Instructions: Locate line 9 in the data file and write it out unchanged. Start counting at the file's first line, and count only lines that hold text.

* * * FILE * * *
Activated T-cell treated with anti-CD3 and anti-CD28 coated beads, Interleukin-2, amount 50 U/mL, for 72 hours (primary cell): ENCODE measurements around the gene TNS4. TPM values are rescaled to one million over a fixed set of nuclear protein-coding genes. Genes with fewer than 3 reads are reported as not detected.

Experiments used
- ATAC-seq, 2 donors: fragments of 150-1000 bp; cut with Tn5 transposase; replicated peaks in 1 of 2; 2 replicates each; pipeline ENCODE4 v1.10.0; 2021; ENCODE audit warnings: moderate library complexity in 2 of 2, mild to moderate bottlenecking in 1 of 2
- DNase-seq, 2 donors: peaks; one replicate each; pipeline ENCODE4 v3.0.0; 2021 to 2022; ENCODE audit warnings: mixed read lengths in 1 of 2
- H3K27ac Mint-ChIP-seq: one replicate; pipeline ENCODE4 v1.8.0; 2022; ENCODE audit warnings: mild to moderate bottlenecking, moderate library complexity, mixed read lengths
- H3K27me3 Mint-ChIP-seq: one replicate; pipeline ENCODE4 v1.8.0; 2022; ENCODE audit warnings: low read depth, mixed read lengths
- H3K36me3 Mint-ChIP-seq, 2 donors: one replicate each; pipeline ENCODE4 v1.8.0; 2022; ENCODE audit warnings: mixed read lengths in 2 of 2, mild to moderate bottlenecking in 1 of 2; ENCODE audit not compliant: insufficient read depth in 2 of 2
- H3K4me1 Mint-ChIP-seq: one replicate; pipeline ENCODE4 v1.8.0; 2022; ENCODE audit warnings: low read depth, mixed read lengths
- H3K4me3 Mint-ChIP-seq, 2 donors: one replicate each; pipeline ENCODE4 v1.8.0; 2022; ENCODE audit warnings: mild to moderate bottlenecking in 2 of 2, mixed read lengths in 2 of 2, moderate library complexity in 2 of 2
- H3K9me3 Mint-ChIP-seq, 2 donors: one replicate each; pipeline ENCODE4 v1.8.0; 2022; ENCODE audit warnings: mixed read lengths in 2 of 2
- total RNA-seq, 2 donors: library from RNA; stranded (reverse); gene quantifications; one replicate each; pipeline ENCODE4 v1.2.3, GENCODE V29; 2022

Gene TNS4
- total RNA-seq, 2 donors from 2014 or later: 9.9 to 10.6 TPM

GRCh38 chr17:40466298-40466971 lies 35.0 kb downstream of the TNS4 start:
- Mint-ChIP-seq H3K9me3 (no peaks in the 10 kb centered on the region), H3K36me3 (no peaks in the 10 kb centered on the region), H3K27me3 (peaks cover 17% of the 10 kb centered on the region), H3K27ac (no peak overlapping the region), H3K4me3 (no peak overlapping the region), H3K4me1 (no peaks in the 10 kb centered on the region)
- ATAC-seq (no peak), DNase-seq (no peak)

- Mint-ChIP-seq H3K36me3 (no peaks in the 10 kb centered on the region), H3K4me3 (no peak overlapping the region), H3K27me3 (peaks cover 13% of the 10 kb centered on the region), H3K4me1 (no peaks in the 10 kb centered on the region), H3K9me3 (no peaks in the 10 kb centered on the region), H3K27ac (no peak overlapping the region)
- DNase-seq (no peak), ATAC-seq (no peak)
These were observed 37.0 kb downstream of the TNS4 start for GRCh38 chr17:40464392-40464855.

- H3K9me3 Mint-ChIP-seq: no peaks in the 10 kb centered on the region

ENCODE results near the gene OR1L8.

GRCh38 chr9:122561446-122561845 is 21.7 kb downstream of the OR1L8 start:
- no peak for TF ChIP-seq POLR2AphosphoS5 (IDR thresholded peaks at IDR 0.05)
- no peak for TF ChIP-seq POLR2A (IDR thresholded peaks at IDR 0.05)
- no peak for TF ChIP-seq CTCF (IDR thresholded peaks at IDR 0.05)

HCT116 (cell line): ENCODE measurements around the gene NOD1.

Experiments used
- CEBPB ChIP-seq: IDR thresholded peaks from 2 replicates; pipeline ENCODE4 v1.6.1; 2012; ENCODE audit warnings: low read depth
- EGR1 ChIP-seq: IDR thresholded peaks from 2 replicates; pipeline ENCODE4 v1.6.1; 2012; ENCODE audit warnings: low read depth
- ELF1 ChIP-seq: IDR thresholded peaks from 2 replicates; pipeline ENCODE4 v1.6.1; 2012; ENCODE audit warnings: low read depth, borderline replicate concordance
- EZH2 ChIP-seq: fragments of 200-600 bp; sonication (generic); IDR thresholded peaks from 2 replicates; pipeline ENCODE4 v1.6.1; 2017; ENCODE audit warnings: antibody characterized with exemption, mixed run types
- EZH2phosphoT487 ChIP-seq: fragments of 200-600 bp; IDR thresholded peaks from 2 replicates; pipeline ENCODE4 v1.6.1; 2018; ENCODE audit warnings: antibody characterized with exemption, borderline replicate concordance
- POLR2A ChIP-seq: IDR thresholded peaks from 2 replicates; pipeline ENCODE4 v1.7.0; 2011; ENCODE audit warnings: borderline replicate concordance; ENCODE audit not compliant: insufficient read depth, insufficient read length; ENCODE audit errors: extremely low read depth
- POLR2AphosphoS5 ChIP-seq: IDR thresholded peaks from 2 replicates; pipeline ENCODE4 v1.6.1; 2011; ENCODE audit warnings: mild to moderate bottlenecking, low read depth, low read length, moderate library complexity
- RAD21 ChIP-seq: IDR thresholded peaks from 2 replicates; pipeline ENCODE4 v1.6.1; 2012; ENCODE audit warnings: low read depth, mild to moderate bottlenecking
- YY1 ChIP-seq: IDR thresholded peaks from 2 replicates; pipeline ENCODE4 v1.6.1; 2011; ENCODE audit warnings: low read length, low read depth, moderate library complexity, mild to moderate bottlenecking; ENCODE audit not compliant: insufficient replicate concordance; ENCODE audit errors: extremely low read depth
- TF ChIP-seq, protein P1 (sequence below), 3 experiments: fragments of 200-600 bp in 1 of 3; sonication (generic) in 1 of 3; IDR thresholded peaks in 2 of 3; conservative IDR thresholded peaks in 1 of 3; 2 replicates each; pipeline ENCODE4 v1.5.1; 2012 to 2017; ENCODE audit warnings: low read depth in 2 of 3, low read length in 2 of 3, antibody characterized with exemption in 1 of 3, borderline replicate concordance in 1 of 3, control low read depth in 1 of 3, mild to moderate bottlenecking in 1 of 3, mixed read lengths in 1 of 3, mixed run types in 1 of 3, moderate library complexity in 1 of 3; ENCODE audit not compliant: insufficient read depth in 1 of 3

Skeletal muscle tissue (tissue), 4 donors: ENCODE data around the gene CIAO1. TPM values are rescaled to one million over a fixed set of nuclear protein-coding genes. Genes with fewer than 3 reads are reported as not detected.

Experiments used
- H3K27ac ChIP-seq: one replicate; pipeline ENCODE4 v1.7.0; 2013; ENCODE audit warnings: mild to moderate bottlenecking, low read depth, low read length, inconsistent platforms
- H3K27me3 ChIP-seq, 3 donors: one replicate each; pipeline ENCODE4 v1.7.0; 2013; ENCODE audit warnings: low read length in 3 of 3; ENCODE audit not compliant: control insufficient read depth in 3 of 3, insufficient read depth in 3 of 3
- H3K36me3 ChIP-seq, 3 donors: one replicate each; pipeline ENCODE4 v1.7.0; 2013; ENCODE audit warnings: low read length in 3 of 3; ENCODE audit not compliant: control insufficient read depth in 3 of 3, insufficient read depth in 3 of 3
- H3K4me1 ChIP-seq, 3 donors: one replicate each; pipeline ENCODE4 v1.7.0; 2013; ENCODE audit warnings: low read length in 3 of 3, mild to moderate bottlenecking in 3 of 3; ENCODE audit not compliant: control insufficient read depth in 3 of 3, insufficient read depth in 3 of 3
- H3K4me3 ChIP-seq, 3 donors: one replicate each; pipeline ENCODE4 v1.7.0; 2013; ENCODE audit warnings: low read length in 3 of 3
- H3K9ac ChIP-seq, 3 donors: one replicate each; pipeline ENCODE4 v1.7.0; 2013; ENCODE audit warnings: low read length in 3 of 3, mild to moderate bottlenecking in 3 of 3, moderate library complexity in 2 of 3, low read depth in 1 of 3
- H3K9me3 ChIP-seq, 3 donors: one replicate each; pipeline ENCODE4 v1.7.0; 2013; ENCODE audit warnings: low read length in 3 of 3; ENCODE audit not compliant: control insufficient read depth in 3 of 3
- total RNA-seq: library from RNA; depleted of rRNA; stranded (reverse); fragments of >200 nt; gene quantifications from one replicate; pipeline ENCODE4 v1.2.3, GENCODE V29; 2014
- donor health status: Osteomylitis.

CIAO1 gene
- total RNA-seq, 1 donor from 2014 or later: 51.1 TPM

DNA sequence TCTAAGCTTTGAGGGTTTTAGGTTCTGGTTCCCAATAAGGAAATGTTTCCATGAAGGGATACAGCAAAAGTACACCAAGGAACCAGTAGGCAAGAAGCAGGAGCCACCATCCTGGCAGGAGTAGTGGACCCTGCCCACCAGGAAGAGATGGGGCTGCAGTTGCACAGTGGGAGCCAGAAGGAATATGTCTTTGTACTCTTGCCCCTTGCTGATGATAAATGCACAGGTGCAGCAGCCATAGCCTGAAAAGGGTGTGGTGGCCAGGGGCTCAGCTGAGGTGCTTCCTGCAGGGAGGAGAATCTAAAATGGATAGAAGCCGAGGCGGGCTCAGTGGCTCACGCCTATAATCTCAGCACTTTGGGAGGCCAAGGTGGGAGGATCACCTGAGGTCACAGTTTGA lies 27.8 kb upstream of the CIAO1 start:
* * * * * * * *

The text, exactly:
- H3K4me3 Mint-ChIP-seq, 2 donors: one replicate each; pipeline ENCODE4 v1.8.0; 2022; ENCODE audit warnings: mild to moderate bottlenecking in 2 of 2, mixed read lengths in 2 of 2, moderate library complexity in 2 of 2